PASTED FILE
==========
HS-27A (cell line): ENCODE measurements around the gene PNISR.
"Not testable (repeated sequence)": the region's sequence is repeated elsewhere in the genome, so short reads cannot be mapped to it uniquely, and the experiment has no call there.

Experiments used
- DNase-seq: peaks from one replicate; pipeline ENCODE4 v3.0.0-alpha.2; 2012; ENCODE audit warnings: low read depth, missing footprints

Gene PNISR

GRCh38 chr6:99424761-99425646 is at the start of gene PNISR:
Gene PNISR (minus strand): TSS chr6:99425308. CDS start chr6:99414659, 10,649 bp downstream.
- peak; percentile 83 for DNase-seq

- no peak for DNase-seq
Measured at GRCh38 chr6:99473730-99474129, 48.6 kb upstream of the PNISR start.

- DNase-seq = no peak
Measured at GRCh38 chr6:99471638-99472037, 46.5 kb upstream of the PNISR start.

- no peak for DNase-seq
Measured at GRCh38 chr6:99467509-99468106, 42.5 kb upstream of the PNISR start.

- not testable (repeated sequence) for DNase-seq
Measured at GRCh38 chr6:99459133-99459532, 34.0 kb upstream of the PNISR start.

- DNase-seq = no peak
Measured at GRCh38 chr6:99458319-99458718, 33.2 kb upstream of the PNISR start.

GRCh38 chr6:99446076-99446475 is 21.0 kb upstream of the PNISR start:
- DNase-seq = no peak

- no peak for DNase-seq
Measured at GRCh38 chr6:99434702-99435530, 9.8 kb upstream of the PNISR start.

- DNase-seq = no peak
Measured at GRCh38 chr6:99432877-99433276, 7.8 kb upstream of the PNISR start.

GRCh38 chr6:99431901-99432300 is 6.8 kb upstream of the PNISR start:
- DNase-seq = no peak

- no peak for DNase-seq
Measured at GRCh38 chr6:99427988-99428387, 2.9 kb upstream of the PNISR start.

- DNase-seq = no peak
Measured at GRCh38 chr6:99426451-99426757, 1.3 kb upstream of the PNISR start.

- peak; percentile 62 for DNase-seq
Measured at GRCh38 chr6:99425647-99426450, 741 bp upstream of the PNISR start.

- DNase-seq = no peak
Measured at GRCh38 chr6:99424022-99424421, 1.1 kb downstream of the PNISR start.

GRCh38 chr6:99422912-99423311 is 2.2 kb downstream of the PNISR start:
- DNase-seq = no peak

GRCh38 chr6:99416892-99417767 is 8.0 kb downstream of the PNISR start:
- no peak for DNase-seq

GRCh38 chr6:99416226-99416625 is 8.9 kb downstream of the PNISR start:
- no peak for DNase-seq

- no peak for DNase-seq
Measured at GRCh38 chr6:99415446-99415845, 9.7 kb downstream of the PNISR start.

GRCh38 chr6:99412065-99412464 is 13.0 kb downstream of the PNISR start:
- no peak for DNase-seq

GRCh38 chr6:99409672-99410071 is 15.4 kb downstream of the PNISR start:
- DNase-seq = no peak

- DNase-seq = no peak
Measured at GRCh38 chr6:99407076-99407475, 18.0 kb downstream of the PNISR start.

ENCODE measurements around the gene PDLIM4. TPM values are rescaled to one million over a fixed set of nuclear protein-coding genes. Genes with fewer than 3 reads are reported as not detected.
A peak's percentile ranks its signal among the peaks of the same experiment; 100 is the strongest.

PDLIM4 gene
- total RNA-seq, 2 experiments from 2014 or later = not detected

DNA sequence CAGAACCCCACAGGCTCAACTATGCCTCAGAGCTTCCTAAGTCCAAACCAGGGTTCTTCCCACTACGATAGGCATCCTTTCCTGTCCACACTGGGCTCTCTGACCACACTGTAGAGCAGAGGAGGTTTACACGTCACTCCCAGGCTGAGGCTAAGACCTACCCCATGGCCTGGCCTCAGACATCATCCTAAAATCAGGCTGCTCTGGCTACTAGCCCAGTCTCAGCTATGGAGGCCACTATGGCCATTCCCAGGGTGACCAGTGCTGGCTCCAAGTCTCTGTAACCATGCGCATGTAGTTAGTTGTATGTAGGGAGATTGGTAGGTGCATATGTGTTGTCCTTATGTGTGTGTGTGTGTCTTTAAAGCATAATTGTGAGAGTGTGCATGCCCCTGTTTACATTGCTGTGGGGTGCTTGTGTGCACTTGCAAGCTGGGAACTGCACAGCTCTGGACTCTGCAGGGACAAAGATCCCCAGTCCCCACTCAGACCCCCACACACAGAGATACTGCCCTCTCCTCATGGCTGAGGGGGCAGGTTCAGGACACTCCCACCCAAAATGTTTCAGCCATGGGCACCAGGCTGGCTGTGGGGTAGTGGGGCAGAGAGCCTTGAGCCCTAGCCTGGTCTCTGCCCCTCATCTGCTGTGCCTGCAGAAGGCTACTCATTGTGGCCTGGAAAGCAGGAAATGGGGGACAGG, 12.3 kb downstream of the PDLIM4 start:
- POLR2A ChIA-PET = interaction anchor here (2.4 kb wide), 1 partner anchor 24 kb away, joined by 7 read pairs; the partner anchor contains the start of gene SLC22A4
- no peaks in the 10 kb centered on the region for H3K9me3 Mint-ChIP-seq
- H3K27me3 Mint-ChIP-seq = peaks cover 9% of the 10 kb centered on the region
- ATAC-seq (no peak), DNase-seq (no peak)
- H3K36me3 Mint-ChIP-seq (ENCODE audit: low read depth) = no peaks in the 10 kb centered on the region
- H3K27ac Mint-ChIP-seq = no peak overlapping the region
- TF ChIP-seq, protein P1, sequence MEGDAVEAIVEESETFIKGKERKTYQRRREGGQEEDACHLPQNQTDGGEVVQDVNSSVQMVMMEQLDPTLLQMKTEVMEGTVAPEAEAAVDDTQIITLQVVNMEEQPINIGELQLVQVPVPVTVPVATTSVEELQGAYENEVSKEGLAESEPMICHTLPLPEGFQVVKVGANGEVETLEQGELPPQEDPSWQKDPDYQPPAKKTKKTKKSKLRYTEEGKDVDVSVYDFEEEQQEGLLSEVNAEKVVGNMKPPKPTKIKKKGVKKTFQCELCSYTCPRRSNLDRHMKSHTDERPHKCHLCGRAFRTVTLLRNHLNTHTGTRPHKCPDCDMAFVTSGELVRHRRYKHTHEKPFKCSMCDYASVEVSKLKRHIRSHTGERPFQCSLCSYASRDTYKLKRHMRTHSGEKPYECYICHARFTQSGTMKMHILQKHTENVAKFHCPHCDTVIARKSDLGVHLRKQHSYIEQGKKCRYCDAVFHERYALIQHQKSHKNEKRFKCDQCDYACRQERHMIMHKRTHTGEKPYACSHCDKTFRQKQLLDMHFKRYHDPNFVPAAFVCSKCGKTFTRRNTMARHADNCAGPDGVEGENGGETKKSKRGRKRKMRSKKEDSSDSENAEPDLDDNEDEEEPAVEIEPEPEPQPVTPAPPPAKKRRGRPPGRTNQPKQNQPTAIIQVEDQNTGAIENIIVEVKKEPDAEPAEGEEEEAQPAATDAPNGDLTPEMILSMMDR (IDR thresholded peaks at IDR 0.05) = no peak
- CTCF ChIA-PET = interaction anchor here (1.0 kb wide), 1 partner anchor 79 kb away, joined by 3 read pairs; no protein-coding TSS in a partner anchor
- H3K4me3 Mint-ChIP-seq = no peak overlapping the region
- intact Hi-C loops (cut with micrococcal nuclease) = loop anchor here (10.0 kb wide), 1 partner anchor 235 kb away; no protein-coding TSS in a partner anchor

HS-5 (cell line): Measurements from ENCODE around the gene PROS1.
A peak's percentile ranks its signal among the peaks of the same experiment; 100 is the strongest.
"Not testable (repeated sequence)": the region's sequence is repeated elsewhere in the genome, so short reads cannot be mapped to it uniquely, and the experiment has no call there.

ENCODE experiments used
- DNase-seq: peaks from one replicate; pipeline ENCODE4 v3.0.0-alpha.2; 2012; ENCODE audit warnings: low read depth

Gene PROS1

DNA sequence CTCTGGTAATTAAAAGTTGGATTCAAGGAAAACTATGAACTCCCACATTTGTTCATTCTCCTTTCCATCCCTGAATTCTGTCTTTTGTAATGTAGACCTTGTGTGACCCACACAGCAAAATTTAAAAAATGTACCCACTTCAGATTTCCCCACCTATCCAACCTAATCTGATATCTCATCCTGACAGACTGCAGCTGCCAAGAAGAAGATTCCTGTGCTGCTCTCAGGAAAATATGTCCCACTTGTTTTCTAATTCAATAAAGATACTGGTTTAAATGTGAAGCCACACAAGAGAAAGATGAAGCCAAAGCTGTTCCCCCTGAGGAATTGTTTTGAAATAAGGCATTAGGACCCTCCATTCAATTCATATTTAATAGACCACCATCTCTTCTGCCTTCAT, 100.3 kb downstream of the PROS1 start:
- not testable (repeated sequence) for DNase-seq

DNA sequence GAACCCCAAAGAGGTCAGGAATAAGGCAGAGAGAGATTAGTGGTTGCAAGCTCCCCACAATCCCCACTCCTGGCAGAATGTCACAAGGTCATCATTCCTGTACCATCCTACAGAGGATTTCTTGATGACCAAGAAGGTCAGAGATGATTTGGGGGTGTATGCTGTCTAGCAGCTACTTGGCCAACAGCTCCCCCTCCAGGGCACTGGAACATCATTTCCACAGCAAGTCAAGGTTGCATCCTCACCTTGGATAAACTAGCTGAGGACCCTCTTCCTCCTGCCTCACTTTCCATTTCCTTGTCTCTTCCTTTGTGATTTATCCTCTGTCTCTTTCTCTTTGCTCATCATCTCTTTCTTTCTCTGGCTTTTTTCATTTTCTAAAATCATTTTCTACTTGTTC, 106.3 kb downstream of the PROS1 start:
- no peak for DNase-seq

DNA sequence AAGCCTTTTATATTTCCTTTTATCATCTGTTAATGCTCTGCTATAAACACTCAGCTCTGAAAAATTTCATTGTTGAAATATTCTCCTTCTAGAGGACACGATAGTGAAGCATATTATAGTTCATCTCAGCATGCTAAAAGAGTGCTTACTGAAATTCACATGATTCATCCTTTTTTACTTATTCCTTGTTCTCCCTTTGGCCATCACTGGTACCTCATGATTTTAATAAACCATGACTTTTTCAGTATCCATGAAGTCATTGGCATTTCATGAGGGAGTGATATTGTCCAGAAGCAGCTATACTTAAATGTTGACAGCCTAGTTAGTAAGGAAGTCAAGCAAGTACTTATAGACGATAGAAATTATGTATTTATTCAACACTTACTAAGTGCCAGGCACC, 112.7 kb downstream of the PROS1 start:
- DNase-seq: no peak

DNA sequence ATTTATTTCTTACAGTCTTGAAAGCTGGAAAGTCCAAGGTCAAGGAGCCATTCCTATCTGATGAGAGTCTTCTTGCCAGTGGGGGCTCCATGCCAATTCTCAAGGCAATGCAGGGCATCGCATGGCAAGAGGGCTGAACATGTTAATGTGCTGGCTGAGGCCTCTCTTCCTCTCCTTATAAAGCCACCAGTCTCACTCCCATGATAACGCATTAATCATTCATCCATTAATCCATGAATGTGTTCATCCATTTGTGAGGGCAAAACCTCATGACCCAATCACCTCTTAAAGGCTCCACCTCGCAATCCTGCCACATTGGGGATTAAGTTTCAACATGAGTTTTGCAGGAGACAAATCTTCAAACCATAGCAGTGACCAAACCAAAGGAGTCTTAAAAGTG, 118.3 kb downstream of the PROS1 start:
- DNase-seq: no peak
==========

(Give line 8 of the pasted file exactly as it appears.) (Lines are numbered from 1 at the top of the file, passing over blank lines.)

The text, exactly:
- peak; percentile 83 for DNase-seq